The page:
From English dialectal (Kentish) feeze, feese (“to frighten, alarm, discomfit”), from Middle English fesen (“to drive away, frighten away, put to flight”), from Old English fēsan, fȳsan (“to send forth, impel, stimulate, drive away, put into flight, banish, hasten, prepare oneself”), from Proto-Germanic *funsijaną (“to predispose, make favourable, make ready”), from Proto-Indo-European *pent- (“to walk, go”). Cognate with Old Saxon fūsian (“to strive”), Old Norse fýsa (“to drive, goad, admonish”).
- (informal) To frighten or cause hesitation; to daunt, put off (usually used in the negative), to perturb, to disconcert.
- Jumping out of an airplane does not faze him, yet he is afraid to ride a roller coaster.
2017 November 10, Daniel Taylor, “Youthful England earn draw with Germany but Lingard rues late miss”, in The Guardian (London):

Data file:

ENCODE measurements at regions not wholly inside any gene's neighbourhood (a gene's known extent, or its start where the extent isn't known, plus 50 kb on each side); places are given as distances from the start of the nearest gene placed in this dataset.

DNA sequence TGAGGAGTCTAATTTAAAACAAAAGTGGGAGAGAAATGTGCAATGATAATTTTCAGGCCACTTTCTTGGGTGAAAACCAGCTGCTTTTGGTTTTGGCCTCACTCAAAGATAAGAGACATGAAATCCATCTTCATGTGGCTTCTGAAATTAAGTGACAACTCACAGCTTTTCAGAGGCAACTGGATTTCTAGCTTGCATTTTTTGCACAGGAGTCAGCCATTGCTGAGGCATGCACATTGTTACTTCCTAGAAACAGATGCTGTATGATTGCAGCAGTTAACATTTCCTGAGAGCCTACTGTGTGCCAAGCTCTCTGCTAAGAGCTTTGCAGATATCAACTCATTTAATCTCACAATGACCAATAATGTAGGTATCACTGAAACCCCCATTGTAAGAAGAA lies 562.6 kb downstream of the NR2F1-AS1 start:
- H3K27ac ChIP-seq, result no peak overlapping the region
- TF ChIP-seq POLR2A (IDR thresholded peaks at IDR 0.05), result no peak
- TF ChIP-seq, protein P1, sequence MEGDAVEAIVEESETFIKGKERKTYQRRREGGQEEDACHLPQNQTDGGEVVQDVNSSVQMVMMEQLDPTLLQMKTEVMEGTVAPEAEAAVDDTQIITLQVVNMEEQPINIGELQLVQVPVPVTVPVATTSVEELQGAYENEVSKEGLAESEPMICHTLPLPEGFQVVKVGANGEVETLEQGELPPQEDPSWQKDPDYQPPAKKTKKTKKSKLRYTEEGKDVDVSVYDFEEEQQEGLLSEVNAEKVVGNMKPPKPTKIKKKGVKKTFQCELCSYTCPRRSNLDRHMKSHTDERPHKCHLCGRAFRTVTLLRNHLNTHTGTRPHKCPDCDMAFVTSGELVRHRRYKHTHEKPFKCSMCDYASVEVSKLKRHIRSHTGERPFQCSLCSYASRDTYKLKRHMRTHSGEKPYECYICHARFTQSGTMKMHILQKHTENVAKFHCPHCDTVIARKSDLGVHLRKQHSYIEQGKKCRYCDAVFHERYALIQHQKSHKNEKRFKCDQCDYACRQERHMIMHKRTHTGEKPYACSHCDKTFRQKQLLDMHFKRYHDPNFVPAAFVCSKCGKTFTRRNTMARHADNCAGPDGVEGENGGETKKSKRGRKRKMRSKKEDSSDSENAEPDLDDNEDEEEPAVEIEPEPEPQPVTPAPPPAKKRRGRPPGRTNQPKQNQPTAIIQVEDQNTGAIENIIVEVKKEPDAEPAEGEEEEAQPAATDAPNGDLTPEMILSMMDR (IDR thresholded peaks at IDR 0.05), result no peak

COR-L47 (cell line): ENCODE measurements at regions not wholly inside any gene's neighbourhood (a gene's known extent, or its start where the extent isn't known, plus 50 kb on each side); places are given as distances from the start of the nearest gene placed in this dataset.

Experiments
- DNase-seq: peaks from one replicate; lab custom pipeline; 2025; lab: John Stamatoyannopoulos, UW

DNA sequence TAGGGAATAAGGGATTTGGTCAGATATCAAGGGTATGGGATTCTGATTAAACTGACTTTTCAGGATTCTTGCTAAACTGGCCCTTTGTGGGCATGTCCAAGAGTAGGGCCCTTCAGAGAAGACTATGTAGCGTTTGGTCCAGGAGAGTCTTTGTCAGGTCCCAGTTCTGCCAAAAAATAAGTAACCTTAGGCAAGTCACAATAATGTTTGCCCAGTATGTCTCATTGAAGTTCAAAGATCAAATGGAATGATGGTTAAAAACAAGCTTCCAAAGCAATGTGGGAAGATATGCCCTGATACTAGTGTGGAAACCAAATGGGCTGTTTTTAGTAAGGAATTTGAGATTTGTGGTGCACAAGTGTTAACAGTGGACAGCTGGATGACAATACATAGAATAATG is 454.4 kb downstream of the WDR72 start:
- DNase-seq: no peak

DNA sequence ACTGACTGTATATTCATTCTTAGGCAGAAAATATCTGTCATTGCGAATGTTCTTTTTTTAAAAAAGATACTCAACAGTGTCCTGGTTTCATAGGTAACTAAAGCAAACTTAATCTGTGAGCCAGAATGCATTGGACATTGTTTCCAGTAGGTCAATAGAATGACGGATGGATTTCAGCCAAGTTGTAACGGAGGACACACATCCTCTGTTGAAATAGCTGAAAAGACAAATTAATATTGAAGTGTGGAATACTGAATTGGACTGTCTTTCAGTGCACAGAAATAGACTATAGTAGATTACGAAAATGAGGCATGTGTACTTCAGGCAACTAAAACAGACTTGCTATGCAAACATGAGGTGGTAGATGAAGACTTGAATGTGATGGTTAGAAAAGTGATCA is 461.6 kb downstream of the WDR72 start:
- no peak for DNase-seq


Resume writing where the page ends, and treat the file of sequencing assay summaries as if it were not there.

- Southgate should be absolutely clear now that Pickford is not fazed by the big occasion but, on the flip-side, he might not be too thrilled his goalkeeper was involved so much.
- Citations for faze in the Oxford English Dictionary start in 1830; usage was established by 1890.
- The word phase is sometimes used incorrectly for faze; such notables as The New York Times and Mark Twain have made this error. This sometimes leads to the supposition that faze is an uneducated spelling of phase; they are distinct terms.